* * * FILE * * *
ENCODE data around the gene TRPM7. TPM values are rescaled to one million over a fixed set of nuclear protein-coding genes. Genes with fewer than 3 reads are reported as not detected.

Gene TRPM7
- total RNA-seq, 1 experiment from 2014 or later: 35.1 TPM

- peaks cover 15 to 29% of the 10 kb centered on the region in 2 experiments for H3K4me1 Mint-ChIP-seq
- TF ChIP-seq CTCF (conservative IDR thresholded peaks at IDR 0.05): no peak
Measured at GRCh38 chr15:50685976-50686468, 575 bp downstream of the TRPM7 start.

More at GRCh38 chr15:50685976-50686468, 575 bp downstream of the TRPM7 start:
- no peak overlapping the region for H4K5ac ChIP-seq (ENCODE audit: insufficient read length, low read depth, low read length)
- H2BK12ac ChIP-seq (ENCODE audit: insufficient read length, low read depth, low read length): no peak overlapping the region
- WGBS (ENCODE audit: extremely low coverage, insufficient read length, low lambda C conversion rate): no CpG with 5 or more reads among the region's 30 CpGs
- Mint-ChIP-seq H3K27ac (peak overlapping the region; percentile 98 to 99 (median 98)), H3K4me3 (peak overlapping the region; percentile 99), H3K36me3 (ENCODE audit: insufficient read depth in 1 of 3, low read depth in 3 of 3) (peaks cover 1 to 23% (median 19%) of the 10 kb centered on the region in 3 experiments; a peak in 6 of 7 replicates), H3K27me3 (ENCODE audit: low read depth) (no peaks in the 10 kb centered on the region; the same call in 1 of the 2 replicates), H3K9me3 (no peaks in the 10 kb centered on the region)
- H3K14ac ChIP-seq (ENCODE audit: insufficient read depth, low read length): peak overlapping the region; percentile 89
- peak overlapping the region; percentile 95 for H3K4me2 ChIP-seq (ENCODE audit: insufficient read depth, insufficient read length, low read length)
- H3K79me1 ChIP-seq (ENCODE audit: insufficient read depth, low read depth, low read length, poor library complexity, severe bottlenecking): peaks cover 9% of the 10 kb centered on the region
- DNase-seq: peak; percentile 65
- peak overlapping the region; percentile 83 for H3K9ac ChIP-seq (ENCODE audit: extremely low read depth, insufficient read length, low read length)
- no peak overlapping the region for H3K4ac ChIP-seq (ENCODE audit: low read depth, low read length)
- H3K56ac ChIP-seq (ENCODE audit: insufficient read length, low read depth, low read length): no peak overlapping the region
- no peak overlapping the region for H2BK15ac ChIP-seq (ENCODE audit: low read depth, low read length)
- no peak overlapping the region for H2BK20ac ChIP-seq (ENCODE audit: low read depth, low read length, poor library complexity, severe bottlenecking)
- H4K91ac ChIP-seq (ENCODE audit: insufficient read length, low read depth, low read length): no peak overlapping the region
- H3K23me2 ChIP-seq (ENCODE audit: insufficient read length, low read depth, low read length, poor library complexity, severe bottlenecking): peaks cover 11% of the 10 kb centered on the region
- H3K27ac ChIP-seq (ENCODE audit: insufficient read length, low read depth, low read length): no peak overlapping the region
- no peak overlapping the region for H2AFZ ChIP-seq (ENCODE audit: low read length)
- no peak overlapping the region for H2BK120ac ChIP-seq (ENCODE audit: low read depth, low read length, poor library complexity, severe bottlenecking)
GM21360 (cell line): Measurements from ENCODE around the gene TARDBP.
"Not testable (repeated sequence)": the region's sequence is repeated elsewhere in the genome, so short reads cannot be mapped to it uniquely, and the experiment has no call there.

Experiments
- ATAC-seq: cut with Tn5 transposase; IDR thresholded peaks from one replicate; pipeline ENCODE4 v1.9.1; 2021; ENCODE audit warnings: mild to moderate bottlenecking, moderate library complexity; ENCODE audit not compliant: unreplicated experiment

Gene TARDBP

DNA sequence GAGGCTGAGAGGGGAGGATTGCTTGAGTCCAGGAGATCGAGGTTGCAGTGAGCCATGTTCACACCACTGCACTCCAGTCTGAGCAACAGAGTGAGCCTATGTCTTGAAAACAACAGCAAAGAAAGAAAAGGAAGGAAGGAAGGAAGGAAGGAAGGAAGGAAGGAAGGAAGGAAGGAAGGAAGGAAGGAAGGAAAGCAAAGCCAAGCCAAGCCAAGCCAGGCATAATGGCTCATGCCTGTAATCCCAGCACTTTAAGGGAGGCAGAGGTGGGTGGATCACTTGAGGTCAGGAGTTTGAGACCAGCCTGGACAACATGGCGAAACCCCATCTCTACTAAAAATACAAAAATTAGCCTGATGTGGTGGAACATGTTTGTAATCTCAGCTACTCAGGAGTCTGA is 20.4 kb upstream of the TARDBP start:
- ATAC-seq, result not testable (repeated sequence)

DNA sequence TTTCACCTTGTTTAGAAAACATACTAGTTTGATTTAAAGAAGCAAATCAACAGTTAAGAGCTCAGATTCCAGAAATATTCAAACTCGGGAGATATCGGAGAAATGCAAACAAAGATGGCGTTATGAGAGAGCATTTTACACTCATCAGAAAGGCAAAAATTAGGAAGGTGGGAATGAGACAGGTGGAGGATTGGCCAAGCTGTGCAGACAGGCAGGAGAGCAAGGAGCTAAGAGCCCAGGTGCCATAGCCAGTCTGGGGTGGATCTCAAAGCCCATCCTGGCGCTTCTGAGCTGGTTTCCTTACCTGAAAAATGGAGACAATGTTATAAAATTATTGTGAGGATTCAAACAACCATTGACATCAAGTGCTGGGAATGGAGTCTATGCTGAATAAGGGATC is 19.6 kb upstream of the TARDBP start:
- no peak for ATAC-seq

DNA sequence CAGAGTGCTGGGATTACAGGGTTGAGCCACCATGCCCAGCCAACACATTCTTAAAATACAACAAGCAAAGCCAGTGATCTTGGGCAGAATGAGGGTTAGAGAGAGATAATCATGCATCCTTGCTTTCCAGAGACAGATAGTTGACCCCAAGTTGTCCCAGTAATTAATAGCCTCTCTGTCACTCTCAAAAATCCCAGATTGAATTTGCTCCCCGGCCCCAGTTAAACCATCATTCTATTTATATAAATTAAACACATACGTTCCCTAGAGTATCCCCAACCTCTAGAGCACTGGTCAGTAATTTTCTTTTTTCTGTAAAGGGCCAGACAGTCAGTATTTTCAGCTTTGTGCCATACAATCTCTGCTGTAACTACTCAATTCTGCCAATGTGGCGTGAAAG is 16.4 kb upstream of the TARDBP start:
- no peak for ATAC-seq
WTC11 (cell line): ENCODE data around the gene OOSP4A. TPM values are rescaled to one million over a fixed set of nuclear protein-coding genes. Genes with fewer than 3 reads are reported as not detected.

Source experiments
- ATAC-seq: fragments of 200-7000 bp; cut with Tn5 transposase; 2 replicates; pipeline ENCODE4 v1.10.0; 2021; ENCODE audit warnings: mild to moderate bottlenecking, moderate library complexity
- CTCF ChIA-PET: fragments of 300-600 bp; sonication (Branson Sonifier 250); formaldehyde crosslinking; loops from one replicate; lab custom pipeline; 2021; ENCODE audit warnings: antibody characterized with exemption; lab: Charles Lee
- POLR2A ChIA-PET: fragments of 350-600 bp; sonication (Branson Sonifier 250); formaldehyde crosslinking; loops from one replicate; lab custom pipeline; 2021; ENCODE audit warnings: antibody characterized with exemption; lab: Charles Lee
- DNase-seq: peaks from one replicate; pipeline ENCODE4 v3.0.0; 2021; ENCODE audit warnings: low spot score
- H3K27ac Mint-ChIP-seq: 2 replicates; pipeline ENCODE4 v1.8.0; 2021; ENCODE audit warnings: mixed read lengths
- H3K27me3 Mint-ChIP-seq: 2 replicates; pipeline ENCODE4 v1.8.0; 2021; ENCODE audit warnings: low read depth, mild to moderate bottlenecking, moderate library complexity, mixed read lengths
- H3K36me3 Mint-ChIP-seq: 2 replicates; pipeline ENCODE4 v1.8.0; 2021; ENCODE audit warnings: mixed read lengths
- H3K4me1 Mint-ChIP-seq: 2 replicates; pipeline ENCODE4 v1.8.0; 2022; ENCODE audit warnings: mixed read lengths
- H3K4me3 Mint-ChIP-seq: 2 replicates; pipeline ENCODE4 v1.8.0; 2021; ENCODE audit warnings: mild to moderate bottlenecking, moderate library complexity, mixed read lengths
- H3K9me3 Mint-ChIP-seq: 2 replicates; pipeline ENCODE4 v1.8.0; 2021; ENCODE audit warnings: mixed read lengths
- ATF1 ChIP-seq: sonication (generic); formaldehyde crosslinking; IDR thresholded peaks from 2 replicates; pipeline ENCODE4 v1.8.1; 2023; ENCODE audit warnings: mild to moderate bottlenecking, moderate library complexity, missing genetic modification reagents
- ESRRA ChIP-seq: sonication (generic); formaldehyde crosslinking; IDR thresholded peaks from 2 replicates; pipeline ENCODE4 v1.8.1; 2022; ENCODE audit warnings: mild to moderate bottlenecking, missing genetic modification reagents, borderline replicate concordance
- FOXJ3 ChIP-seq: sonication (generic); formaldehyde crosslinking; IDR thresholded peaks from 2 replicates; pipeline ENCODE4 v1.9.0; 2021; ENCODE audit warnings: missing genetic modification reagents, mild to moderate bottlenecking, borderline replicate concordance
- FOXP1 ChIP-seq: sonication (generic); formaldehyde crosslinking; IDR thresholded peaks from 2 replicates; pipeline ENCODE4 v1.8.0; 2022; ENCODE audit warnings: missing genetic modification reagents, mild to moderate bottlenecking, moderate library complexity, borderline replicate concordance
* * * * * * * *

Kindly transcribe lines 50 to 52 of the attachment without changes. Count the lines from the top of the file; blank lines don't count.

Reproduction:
- ESRRA ChIP-seq: sonication (generic); formaldehyde crosslinking; IDR thresholded peaks from 2 replicates; pipeline ENCODE4 v1.8.1; 2022; ENCODE audit warnings: mild to moderate bottlenecking, missing genetic modification reagents, borderline replicate concordance
- FOXJ3 ChIP-seq: sonication (generic); formaldehyde crosslinking; IDR thresholded peaks from 2 replicates; pipeline ENCODE4 v1.9.0; 2021; ENCODE audit warnings: missing genetic modification reagents, mild to moderate bottlenecking, borderline replicate concordance
- FOXP1 ChIP-seq: sonication (generic); formaldehyde crosslinking; IDR thresholded peaks from 2 replicates; pipeline ENCODE4 v1.8.0; 2022; ENCODE audit warnings: missing genetic modification reagents, mild to moderate bottlenecking, moderate library complexity, borderline replicate concordance